Pallant House Gallery is delighted to present the first major museum retrospective for over forty years of the British artist Leon Underwood (1890-1975), described as ‘the precursor of modern sculpture in Britain’. The exhibition explores Underwood’s treatment of the figure throughout his career, from his paintings and etchings created in the early 20th century, to his wood engravings and sculptures of the 1920s and 1930s and beyond, when he was heavily influenced by non-western art, particularly African, Mayan and Aztec carvings. It also considers the influence of the artist’s Brook Green School of Drawing where pupils included Henry Moore, Eileen Agar, Gertrude Hermes and Blair Hughes-Stanton.

As early as 1924 the art critic RH Wilenski had described Underwood’s ‘restless progress’. By this time, the charismatic and adventurous Underwood had studied at the Regent Street Polytechnic and Royal College of Art, before travelling in Holland, Germany, Poland and Russia in the years prior to the First World War, and to Iceland in 1923 using his Prix de Rome premium.

His early figurative paintings are presented alongside his WW1 sketchbook and ‘Erecting a Camouflage Tree’ (1919), commissioned after the war, which records his activities as Captain in the Camouflage Section of the Royal Engineers from 1914-18.

After studying drawing with Henry Tonks at the Slade School from 1919-20, Underwood was himself to become an innovative teacher of life-drawing at the RCA to students including Barbara Hepworth from 1920-23. Rejecting an intellectual approach to drawing and instead emphasizing individuality, Underwood opened the Brook Green School of Drawing at his lifelong home and studio in Hammersmith in 1921, offering alternative training based on his growing interests in non-western art. He taught some of the most gifted students of the interwar generation including Henry Moore and Eileen Agar, and Blair Hughes-Stanton and Gertrude Hermes (the subject of a complementary exhibition at the Gallery). Underwood’s remarkably proficient series of portrait etchings, including several self-portraits, created in a burst of creative activity between 1921-22, were to be followed by explorations of the wood cuts and wood engraving medium during the later 1920s.

A founding member of the Seven and Five Society, Underwood rejected pure abstraction. He was always to remain rooted in the ‘life giving force’ of the figure and sought to express a sense of ‘pure plastic rhythm’ in his sculptures and drawings. In the 1920s and 1930s Underwood’s interest in the language of so-called ‘primitive’ art resulted in a canonical group of sculptures: pebbles carved into embryonic shapes and ambitious wooden sculptures informed by totemic tribal forms. In 1928 he travelled to the Gulf of Mexico with the author Phillips Russell where he was profoundly influenced by Mayan and Aztec art. A significant group of the drawings, paintings, wood engravings and linocuts that were inspired by Mexican themes are exhibited, together with his prints for Russells’ 1929 book about the Mexican journey, entitled ‘The Red Tiger’.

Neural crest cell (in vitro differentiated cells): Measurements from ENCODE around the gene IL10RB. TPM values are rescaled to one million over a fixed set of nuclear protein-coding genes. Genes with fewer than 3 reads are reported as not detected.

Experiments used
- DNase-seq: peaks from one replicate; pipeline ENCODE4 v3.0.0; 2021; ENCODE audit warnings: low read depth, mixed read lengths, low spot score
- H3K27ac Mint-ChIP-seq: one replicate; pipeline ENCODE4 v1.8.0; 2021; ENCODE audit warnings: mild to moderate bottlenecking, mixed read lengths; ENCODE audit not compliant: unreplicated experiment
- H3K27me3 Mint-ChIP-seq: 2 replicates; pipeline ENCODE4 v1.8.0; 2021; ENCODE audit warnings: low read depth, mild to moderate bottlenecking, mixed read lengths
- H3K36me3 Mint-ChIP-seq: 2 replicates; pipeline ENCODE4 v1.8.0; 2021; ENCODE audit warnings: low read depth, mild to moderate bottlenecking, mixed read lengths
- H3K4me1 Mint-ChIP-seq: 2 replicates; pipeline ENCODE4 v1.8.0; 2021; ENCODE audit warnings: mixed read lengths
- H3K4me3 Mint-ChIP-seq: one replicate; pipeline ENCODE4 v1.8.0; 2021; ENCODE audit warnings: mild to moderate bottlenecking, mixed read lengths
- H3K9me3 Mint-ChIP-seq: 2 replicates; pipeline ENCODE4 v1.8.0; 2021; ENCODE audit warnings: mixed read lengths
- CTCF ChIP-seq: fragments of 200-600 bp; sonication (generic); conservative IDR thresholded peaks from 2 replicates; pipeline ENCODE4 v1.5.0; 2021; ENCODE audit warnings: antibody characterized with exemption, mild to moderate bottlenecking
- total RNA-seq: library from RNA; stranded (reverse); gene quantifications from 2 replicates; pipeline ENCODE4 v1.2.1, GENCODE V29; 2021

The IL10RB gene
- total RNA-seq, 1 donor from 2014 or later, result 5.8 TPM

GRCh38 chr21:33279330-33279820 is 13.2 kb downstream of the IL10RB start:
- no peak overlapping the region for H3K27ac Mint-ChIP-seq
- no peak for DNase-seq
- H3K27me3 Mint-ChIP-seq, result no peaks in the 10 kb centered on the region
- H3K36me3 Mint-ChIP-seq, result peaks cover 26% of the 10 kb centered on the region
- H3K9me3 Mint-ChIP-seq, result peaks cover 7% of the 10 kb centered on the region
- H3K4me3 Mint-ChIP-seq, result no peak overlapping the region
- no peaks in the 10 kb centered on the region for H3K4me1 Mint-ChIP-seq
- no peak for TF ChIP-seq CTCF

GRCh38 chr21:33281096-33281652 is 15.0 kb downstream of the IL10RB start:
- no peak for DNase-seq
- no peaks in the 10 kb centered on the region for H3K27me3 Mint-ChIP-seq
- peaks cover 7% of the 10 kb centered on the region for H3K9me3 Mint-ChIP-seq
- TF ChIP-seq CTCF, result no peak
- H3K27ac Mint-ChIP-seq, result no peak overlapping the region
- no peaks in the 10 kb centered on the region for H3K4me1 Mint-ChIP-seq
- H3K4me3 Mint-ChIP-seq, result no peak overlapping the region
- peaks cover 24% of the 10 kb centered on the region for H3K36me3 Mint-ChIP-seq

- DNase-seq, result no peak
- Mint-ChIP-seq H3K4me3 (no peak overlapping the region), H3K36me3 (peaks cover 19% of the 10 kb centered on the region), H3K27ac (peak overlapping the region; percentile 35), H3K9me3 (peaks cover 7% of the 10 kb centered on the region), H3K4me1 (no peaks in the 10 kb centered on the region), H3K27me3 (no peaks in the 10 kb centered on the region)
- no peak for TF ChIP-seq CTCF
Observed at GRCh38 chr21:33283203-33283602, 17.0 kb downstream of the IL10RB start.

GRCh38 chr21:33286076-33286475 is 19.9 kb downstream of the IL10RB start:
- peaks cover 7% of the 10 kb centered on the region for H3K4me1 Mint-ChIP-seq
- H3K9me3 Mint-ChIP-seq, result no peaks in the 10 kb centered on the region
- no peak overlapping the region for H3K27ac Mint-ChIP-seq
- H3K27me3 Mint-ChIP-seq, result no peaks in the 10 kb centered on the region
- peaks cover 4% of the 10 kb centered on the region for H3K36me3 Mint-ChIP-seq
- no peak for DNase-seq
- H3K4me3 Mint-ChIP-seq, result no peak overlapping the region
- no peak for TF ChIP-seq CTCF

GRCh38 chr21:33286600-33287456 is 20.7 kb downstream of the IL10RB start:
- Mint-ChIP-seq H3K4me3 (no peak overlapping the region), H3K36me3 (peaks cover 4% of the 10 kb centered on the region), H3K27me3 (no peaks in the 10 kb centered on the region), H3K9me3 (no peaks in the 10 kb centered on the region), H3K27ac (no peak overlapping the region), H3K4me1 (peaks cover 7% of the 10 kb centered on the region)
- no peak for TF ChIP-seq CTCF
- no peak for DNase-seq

During the 1920s he also visited the ancient cave paintings at Altamira, Spain, which contributed to his ‘theory of styles’, and moved to New York where he worked as a magazine illustrator and opened a private life-drawing school in Greenwich Village. The exhibition will include books of his verse and woodcut illustrations including ‘Animalia’ (1926) and an illustrated novel ‘The Siamese Cat’ (1927). Later in his life, Underwood travelled to West Africa to lecture for the British Council in 1944-45, where he became one of the few artists of many influenced by African art who actually visited the continent.

In the 1930s Underwood’s growing concern with expressing his own philosophy resulted in the reopening of his drawing school in London, the publication of the magazine ‘The Island’ to which artists including Henry Moore and Eileen Agar contributed, and the writing of the treatise ‘Art for Heaven’s Sake: Notes on Philosophy of Art To-Day (1934). His argument was that ‘primitive’ work avoids abstraction and instead concentrates on subject matter, thereby communicating to the masses. As a result his concentration on the figurative continued when many of his contemporaries were concerned with abstraction.

This exhibition makes an important contribution to the understanding of Underwood’s oeuvre, re-establishing his position at the forefront of artistic modernity in Britain in the 20th century. The exhibition and accompanying catalogue will build upon Ben Whitworth’s research for the catalogue raisonée (funded by the Henry Moore Foundation in 2001), and the artist’s recent inclusion in the ‘Modern British Sculpture’ exhibition and ‘Mexico: A Revolution in Art’ exhibition at the Royal Academy of Art, but significantly it will place Underwood’s sculptural oeuvre within the context of his paintings and other artistic expressions. Furthermore, it will extend the Gallery’s reappraisal of overlooked Modern British artists.